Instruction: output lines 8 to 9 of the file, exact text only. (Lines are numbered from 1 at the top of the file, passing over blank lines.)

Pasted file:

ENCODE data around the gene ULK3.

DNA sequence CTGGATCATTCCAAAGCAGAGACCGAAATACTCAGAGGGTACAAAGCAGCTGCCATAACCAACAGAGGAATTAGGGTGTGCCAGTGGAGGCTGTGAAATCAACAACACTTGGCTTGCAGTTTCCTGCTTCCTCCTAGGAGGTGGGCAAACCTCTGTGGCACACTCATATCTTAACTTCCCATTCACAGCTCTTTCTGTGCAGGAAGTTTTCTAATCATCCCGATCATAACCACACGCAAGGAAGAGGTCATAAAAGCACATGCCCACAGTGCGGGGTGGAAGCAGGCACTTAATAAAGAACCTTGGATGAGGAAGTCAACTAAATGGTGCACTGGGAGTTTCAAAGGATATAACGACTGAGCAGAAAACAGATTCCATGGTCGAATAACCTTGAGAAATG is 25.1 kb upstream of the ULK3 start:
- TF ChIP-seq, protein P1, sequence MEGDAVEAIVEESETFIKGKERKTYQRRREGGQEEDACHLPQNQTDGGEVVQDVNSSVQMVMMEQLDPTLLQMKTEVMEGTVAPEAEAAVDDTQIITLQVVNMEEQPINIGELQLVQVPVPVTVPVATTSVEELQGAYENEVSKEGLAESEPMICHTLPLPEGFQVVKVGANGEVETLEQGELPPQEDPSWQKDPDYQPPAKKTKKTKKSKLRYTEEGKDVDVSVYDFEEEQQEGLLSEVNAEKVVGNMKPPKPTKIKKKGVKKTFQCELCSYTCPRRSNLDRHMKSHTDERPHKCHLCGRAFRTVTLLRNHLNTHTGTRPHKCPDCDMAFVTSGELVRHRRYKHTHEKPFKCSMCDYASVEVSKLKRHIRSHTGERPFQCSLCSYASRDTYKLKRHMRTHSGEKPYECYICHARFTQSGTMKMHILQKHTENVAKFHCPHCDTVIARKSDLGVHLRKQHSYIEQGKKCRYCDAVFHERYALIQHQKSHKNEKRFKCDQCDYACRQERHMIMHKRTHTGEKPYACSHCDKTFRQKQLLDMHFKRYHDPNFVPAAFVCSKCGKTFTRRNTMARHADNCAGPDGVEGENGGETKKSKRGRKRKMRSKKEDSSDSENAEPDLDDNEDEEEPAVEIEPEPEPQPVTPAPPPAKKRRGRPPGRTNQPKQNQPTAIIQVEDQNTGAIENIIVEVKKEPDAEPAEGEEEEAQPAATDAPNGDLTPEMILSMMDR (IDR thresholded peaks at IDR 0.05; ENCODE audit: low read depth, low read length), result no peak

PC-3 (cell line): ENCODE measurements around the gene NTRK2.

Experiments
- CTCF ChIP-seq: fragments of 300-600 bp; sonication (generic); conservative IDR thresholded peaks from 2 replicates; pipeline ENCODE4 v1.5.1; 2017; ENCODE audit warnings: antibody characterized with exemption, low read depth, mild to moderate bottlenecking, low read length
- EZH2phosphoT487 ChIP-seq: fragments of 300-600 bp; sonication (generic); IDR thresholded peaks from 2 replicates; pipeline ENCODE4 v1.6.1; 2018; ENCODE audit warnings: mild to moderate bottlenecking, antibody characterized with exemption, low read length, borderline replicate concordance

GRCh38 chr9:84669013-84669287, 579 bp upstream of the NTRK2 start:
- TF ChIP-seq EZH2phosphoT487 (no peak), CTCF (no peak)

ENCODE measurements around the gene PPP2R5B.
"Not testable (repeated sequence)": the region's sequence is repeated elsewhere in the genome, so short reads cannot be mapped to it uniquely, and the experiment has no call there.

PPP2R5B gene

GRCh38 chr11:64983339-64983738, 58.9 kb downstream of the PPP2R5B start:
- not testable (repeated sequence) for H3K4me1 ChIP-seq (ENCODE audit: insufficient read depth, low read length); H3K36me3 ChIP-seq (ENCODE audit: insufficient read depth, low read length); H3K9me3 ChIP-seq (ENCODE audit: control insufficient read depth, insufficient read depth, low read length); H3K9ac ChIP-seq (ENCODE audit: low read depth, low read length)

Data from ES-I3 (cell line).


GRCh38 chr9:84669013-84669287, 579 bp upstream of the NTRK2 start:
- TF ChIP-seq EZH2phosphoT487 (no peak), CTCF (no peak)